Nancy Kissel: The Hong Kong Milkshake Murder
At Nancy Kissel's trial, the private investigator hired by Robert Kissel to spy on his wife in Vermont testified that he received a phone call from his client in late August 2003. Frank Shea of Alpha Group Investigations said that Kissel was quite upset because he believed his wife was poisoning his single-malt scotch. Robert Kissel had told Shea that recently his favorite drink didn't taste right and the effects of drinking it were "quite remarkable," making him feel "woozy and disoriented." Shea advised Kissel to have a sample of the scotch analyzed and to have himself tested for traces of poisoning. But, according to Shea, Kissel "felt guilty about his suspicions" and never took the investigator's advice.
On the afternoon of Sunday, Nov. 2, 2003, Andrew Tanzer brought his 7-year-old daughter to the Kissels' apartment for a play date. Tanzer and his family lived in the same apartment complex. He chatted with Robert Kissel while the girls played. After about 45 minutes, Tanzer said he had to go and asked if he could have a glass of water before he left. Instead of water, his daughter and the Kissels' oldest daughter brought out two tall glasses filled with a homemade milkshake. The girls offered one glass to Tanzer and the other to Robert Kissel. On the stand, Tanzer described it as "reddish in color, probably from strawberry flavoring.... fairly heavy, sweet, thickened, tasting of bananas and crushed cookies."
Nancy Kissel "popped her head out of the kitchen" and told Tanzer that it was "a secret recipe" and that the color was in the spirit of Halloween, which had just passed. Like many of the expat mothers in Hong Kong, Nancy went out of her way to celebrate American holidays, and every fall she arranged to have a shipment of pumpkins flown in for the Hong Kong International School. Tanzer was in a hurry to leave, so he "drained" his glass. Robert Kissel drained his as well.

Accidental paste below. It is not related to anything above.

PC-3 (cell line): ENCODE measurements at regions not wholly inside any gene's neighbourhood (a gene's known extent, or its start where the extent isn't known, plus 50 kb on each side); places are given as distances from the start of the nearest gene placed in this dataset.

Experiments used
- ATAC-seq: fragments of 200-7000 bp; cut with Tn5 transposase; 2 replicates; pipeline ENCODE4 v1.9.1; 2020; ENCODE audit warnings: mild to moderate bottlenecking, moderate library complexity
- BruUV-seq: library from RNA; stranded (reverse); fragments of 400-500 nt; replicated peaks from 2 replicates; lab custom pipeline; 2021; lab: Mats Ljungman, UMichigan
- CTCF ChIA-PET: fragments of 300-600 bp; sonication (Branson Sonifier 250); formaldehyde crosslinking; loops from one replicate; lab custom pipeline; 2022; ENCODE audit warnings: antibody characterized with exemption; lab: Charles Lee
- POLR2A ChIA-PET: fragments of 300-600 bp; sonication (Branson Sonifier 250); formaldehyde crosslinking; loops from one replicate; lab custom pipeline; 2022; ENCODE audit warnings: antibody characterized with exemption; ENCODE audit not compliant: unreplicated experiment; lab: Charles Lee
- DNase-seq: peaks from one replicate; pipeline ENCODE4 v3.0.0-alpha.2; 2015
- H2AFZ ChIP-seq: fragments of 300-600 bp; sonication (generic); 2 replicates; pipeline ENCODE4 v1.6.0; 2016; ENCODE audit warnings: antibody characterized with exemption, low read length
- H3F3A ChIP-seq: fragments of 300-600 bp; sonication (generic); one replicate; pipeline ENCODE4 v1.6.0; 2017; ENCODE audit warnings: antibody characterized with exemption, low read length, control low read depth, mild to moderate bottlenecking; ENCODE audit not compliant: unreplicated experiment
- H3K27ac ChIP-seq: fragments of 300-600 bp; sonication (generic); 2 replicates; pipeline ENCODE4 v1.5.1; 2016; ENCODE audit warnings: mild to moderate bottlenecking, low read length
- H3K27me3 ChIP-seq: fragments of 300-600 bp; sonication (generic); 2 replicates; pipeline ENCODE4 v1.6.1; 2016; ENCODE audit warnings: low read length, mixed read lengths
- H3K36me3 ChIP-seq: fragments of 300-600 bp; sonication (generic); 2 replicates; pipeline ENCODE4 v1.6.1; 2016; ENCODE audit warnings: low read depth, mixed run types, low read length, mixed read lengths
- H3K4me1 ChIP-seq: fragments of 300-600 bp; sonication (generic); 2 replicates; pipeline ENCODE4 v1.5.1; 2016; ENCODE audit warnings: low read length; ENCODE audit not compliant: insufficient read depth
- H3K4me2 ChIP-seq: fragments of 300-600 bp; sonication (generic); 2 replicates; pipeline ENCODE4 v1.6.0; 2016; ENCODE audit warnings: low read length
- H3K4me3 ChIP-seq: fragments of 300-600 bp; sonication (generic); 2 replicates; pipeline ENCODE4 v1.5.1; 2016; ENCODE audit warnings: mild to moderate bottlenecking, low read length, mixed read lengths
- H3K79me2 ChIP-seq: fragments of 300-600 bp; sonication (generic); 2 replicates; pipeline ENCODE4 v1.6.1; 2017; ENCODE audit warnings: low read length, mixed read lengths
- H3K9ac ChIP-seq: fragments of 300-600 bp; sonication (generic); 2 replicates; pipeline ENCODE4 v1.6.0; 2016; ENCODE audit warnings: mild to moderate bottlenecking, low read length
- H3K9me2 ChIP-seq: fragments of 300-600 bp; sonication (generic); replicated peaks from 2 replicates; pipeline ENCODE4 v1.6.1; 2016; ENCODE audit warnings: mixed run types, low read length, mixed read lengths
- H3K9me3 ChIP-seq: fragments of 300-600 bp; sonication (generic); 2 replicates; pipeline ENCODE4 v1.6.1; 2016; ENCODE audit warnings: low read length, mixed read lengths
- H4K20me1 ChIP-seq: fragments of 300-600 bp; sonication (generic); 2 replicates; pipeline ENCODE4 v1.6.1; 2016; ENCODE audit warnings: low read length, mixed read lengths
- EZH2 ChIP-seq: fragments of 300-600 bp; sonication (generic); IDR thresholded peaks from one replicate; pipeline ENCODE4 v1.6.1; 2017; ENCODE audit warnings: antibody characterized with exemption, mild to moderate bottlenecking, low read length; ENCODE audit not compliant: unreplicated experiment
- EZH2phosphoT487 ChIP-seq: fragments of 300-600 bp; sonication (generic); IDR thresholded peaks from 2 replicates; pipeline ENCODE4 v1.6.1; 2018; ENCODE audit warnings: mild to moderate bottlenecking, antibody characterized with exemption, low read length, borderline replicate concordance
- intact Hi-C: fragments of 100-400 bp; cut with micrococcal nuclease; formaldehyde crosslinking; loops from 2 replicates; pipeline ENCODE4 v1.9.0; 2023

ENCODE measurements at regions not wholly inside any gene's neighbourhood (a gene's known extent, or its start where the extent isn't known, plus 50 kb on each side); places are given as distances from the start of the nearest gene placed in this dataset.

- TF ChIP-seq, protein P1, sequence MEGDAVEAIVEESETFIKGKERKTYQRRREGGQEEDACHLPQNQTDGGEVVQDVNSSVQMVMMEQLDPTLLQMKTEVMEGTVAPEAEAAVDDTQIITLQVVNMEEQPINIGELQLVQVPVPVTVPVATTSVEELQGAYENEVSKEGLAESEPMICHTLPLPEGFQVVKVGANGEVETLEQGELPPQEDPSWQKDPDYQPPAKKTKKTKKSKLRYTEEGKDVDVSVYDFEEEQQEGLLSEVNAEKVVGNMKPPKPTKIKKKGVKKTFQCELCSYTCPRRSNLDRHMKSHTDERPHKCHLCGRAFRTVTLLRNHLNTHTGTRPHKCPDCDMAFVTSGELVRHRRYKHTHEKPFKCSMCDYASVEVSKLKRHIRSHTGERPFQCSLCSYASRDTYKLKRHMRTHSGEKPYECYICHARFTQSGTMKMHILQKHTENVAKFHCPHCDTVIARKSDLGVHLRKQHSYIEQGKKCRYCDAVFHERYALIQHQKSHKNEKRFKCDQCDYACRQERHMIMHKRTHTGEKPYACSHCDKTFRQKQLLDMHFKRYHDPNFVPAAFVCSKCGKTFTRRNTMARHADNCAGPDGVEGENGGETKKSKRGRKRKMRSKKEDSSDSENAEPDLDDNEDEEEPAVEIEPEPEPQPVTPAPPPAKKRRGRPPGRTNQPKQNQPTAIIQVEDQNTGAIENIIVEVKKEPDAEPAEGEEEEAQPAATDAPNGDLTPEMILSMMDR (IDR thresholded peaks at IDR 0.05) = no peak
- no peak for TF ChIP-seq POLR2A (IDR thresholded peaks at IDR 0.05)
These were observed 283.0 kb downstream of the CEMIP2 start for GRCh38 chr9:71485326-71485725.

When Tanzer returned to his apartment, his wife noticed that his face was unusually red. He said he was tired and fell into a deep sleep on the sofa. Worried that he wasn't well, she tried to wake him, but even shouting in his face and slapping his cheeks didn't rouse him. Later on a ringing telephone finally woke him. He dozed on and off until dinner time, but by his own description he behaved like "a temperamental baby." After eating the main course, Tanzer devoured his ice-cream dessert. He then went to the kitchen for more. He was insatiable and voraciously ate three full cartons of ice cream. Afterward, again like a baby, he soiled the furniture. The next morning when he woke from a night's sleep, he remembered little of what had happened after returning from the Kissels' apartment. He felt that he had experienced "something like amnesia."
At Nancy Kissel's trial, senior assistant director of Public Prosecutions Peter Chapman presented Andrew Tanzer's testimony as proof that Nancy, 41, had drugged her husband in preparation for his murder. The prosecution's contention was that her "secret recipe" had rendered her husband defenseless. He passed out on their bed, and she bludgeoned him five times in the head with what the New York Times described as an "eight-pound figurine." Government forensic experts testified that the blows produced "massive spillage of brain substance" and caused Robert Kissel's death. The prosecution stated that the murder was carried out with the "tacit encouragement" of Nancy's lover, Michael Del Priore. And according to the prosecution's timeline, Nancy Kissel kept her husband's bloodied body in their apartment for three days, from the time of death on Sunday evening, November 2, 2003, until maintenance men moved the heavy rolled rug on the afternoon of Wednesday, November 5.